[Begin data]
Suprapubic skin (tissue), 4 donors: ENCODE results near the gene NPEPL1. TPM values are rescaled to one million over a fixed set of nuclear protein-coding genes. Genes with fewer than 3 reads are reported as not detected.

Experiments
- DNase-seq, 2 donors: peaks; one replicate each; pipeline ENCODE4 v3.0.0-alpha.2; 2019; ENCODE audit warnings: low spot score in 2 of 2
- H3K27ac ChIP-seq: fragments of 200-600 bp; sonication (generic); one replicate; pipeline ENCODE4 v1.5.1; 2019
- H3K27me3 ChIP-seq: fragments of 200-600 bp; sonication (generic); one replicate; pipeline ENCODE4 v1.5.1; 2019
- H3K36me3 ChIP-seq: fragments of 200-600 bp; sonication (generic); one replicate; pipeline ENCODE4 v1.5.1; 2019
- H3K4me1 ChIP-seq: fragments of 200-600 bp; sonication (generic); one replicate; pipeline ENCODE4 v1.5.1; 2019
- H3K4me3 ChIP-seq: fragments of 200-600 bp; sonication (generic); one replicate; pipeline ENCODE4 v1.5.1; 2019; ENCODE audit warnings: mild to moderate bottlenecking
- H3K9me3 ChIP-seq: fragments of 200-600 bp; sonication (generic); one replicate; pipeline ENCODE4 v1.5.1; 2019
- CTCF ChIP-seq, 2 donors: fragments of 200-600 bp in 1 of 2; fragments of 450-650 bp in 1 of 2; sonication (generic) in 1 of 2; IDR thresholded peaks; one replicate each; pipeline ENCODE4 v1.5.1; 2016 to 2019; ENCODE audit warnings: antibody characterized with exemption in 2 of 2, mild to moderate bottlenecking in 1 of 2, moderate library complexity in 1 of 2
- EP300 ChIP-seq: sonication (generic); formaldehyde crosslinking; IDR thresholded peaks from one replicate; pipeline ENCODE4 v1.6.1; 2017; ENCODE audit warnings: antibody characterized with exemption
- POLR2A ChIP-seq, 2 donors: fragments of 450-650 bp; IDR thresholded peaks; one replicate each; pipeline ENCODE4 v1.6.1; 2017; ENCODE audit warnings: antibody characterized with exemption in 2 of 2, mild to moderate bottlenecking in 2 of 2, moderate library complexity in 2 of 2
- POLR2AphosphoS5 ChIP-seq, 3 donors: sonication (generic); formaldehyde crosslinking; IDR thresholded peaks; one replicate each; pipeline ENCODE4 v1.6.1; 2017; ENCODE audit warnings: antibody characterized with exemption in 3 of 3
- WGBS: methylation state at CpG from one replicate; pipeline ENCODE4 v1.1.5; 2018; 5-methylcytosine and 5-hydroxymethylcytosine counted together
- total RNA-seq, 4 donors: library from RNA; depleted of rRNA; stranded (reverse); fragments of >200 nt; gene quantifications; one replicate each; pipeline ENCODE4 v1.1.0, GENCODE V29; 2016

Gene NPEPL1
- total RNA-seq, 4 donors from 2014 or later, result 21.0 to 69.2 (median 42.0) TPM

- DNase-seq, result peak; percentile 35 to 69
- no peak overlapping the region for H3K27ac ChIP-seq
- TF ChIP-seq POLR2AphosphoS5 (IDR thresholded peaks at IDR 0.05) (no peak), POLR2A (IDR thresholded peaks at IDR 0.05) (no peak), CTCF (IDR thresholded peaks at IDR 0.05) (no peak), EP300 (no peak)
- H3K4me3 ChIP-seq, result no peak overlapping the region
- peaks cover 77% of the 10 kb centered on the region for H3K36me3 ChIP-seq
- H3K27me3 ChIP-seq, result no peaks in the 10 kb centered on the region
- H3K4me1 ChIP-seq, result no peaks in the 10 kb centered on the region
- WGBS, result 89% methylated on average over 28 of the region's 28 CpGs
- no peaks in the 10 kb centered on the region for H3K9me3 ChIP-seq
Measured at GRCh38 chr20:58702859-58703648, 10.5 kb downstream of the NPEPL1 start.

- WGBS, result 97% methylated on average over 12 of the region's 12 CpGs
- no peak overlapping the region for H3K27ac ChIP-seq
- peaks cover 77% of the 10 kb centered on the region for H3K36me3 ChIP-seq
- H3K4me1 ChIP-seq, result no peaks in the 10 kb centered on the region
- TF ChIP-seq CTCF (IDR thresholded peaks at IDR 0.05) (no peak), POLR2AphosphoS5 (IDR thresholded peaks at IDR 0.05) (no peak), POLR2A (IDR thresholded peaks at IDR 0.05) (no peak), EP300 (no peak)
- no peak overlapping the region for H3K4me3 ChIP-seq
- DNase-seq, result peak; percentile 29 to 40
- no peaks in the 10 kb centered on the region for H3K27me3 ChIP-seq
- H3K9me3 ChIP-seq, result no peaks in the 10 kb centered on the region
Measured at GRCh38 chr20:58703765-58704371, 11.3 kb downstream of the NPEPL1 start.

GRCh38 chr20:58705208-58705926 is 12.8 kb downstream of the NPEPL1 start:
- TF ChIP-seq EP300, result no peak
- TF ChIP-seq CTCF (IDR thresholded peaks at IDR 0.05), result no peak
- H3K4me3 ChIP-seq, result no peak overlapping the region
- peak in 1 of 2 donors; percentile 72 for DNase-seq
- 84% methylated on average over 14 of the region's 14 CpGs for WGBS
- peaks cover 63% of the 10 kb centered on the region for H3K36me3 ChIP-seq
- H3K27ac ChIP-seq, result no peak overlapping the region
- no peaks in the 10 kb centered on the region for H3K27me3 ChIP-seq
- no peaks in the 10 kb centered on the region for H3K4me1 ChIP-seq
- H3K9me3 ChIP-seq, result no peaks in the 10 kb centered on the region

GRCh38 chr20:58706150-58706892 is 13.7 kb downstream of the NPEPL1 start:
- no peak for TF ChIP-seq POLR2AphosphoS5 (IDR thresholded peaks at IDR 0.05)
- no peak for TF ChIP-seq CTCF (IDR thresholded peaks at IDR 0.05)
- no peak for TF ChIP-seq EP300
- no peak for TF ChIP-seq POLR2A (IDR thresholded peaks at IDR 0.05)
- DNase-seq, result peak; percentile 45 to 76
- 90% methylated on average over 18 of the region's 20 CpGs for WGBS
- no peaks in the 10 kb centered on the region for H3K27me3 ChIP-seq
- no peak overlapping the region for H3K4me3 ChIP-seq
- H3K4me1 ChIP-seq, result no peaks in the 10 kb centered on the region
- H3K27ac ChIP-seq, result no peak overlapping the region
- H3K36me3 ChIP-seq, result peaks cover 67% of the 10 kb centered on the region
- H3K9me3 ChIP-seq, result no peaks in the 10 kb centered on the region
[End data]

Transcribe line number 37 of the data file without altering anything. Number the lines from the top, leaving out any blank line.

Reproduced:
Measured at GRCh38 chr20:58703765-58704371, 11.3 kb downstream of the NPEPL1 start.